In 2012, centuries-old legends of a lost city in Honduras were confirmed when ancient ruins were rediscovered in the dense Mosquita rainforest. Now, scientists have conducted a three-week expedition to these ruins, known as the “White City” or the “Lost City of the Monkey God,” and found a trove of natural treasures. Living in the pristine forests around the city is an incredibly rich array of wildlife, including species new to science, some unknown in the area, some that haven’t been seen in decades and others that were believed extinct.
The White City lies at the heart of the Honduran Mosquita, 865,000 acres (350,000 hectares) of pristine and relatively unexplored rainforest. In 2017, a team of scientists led by the government of Honduras and Conservation International’s Rapid Assessment Program (RAP), was taken via helicopter to a specific site called the City of the Jaguar, to conduct a three-week biological survey of the region.
The results have now shown that the area is home to an incredible biodiversity of animals and plants. Overall, the team identified 183 species of plants, 246 butterflies and moths, 198 birds, 22 amphibians, 35 reptiles, 13 fish, 40 small mammals and 30 medium to large mammals.
Of these, one species of poeciliid fish (or “molly”) was found to be new to science. The team says that it’s likely that other new species probably inhabit these clear waters, and importantly no invasive fish species were found in the area.
Three of the creatures were previously known but had been missing and feared extinct for decades. That includes the Pale-Faced Bat, which is common across South and Central America but hasn’t been reported in Honduras in more than 75 years. The False Tree Coral Snake also made a reappearance in the country for the first time since 1965. And a certain species of tiger beetle was a surprising find, given it was both presumed extinct and before that, thought to be confined to Nicaragua.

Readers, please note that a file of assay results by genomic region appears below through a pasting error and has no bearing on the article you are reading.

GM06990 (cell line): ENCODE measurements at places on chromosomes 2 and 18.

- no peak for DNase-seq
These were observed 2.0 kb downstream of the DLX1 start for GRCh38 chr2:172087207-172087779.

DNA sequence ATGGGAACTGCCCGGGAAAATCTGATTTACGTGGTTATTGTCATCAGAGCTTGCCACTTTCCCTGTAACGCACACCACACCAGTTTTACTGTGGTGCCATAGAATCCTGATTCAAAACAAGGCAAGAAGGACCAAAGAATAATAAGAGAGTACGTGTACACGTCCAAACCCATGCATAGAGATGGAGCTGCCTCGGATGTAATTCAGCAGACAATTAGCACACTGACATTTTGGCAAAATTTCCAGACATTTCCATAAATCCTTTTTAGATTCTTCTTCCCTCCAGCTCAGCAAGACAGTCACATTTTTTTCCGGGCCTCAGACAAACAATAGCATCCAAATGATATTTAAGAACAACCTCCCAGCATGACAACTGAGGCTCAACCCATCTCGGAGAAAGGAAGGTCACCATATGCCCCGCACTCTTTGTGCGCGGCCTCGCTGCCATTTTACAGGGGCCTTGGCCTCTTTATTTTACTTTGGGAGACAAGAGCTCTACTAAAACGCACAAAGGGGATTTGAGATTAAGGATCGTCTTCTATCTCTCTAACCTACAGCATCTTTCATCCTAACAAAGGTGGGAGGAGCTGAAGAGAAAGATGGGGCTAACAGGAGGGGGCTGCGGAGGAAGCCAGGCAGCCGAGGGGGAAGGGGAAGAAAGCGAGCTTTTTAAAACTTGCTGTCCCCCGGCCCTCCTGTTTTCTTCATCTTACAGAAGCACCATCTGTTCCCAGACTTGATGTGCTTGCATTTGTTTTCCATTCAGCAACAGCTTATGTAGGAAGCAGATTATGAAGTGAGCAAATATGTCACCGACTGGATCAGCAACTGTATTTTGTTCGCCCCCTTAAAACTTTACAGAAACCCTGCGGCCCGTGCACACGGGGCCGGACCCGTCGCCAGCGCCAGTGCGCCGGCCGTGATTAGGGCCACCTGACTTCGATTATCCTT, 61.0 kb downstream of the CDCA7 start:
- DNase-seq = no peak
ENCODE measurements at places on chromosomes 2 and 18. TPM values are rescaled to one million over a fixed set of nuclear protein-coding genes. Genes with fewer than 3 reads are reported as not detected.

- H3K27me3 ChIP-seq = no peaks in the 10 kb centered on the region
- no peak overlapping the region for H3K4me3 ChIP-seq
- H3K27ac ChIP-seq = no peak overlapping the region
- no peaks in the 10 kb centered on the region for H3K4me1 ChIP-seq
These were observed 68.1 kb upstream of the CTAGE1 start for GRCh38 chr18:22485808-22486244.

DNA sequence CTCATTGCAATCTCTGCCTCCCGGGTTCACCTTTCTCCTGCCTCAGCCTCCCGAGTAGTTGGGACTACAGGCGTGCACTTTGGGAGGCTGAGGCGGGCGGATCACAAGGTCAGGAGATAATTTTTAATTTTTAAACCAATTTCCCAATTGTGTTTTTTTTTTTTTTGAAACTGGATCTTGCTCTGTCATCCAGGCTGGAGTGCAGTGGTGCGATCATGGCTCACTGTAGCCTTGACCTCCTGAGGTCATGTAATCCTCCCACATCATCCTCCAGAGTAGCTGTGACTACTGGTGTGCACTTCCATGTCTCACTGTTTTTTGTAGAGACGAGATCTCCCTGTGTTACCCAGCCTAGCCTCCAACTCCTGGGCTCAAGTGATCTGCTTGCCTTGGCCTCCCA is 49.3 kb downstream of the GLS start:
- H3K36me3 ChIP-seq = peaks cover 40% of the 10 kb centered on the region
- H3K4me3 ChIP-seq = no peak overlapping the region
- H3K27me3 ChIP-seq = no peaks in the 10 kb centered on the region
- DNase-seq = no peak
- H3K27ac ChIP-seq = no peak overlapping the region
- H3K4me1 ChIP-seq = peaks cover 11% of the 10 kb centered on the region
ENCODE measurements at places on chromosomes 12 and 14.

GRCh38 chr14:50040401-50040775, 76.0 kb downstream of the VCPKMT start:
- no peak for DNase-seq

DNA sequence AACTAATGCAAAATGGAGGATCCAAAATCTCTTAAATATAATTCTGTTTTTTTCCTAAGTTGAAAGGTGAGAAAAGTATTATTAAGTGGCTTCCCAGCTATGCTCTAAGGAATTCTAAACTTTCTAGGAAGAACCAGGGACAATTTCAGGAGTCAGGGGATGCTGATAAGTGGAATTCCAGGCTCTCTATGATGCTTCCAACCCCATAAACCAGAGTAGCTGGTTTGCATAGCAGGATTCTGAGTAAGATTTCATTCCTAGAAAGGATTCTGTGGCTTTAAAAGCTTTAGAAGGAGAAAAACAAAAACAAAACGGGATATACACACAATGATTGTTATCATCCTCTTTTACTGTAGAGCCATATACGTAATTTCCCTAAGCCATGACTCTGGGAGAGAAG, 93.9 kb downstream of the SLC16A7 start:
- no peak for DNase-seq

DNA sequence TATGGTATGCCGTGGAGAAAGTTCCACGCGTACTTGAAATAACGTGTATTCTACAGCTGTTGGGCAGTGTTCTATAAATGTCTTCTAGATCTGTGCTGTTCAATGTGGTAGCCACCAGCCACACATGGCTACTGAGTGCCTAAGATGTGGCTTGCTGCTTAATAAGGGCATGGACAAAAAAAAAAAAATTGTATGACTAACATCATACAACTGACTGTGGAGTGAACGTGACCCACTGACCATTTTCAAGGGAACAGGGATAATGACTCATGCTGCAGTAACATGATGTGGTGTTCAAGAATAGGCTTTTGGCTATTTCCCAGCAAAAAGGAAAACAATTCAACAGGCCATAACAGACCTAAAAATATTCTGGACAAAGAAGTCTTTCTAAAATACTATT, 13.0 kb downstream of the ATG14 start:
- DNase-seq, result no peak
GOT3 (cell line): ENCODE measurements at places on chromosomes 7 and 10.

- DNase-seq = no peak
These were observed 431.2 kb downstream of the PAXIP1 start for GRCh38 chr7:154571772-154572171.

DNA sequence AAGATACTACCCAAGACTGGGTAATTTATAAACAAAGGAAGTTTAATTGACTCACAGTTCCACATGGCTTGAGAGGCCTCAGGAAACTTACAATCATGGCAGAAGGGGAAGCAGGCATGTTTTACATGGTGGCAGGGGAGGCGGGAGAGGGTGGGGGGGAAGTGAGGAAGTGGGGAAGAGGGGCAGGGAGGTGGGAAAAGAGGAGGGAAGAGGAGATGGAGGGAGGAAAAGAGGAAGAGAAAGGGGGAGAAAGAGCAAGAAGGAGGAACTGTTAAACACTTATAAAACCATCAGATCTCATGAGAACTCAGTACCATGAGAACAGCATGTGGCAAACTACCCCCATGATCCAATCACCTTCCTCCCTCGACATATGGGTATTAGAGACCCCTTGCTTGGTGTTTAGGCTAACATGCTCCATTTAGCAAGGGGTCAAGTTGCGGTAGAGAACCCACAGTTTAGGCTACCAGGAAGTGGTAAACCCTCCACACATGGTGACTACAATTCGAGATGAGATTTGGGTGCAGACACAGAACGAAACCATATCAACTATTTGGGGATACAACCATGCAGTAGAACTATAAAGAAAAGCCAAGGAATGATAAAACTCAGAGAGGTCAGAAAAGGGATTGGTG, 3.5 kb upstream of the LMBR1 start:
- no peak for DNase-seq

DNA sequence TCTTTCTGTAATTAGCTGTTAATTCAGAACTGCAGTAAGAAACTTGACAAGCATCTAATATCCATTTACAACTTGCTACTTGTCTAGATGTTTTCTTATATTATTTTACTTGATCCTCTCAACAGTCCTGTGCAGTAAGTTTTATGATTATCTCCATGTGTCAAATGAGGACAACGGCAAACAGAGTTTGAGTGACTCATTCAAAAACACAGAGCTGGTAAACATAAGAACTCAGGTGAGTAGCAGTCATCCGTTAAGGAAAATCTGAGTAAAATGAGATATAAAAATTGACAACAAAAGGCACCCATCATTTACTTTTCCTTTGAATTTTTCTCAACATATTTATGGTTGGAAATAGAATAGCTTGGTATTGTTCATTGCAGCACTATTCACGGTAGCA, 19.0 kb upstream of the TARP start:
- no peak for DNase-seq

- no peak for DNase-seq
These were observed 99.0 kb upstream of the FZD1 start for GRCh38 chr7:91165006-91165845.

In total, 22 of the observed species had never been recorded in Honduras before, including some extremely rare animals like the Great Green Macaw. The team also found a thriving population of white-lipped peccaries – a pig-like animal – which are widely struggling in other parts of the continent thanks to deforestation.
These abundant herbivores showed that human hunting was low in the surrounding areas, leaving these prey animals able to support a range of predators. That includes big cats like jaguars and pumas, which were spotted during the expedition. Ecosystems this healthy are hard to come by nowadays, the researchers say.
“Our team of scientists were shocked at the discovery of tremendously rich biodiversity, including many rare and threatened species,” says Trond Larsen, Director of the Rapid Assessment Program. “The White City is one of the few areas remaining in Central America where ecological and evolutionary processes remain intact.”
The rainforests and archaeological ruins around the City of the Jaguar and the rest of the White City will be protected and researched.